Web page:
• The Blue Jays started A.J. Burnett on three days rest in an attempt to maximize his starts before the trade deadline, though the J.P. denies it. Burnett responded well against the Yankees.  Rosenthal wonders whether he would abandon his opt-out clause if his contract was extended through 2011 upon a trade.  A dissenting opinion - Jon Heyman talked to one GM who does not expect Burnett to opt out.
  • The D'Backs apparently do not see Raul Ibanez as much of an upgrade over Chad Tracy. However, Jack Magruder wrote Saturday that the Mariners and D'Backs had discussions on Ibanez.
  • The Dodgers are still interested in Jack Wilson.
  • Rosenthal says some teams are skeptical that the Pirates would offer Damaso Marte arbitration after this season.   Why wouldn't they?  The Red Sox are interested in the lefty.



MLB Investigating Betting, Bonus-Skimming Scandals

Cheers to MLB for following George Mitchell's suggestion and creating an investigative unit.  It's already helping to crack down on a couple of serious scandals, along with the FBI.  I also like ESPN's hiring of Mark Fainaru-Wada and T.J. Quinn.  If I had something to hide, I wouldn't want these guys on the case.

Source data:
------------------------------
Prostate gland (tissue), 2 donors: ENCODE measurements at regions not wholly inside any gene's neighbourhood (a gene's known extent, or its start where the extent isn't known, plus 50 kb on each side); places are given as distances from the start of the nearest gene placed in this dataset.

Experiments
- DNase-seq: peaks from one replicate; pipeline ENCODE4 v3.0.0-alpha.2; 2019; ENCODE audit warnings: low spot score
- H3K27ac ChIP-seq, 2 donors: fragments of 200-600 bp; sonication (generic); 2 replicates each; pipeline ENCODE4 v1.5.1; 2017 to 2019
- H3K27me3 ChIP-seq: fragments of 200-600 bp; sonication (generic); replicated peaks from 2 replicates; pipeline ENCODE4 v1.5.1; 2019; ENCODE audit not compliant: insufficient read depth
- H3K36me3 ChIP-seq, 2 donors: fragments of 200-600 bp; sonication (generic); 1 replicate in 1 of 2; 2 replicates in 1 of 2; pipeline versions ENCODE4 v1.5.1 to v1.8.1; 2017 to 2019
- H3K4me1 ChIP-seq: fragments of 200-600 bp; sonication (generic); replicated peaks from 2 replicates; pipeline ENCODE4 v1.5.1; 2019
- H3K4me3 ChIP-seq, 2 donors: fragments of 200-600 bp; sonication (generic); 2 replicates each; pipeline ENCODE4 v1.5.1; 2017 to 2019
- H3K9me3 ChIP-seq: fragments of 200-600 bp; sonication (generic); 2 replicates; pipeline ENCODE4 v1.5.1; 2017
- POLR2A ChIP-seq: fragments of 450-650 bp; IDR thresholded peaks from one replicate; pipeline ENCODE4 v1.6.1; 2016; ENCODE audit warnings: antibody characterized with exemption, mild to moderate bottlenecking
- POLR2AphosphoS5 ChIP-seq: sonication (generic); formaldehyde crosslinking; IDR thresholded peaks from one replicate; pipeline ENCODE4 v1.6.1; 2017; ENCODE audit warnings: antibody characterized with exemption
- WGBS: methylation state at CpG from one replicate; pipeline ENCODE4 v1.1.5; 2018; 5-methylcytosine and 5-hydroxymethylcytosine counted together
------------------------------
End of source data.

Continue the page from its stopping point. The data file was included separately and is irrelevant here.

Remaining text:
First we had several White Sox employees canned in May for possibly skimming bonuses intended for Dominican prospects.  Then a week ago the L.A. Times said at least one GM "has already come under suspicion."

On Saturday, the Fainaru-Wade/Quinn team broke the news that Nationals GM Jim Bowden and special assistant Jose Rijo are under investigation for possible roles in the scandal.  Bowden says he had no role and is not under suspicion, though.  Rijo says he and Bowden are both "clean as a whistle" and "clean as Irish Spring soap."

Meanwhile SI.com's Jon Heyman discovered that Orioles scout Alan Marr was fired for ties to sports betting.  Other scouts may be implicated, but there's no indication of game-fixing.  Heyman believes Marr was tied to a bookmaking operation.



Odds and Ends: Bowden, Strasburg, Draft

Today's link collection.



Odds And Ends: Reyes, Colon, Indians, Nationals

A few notes from the MLBiverse...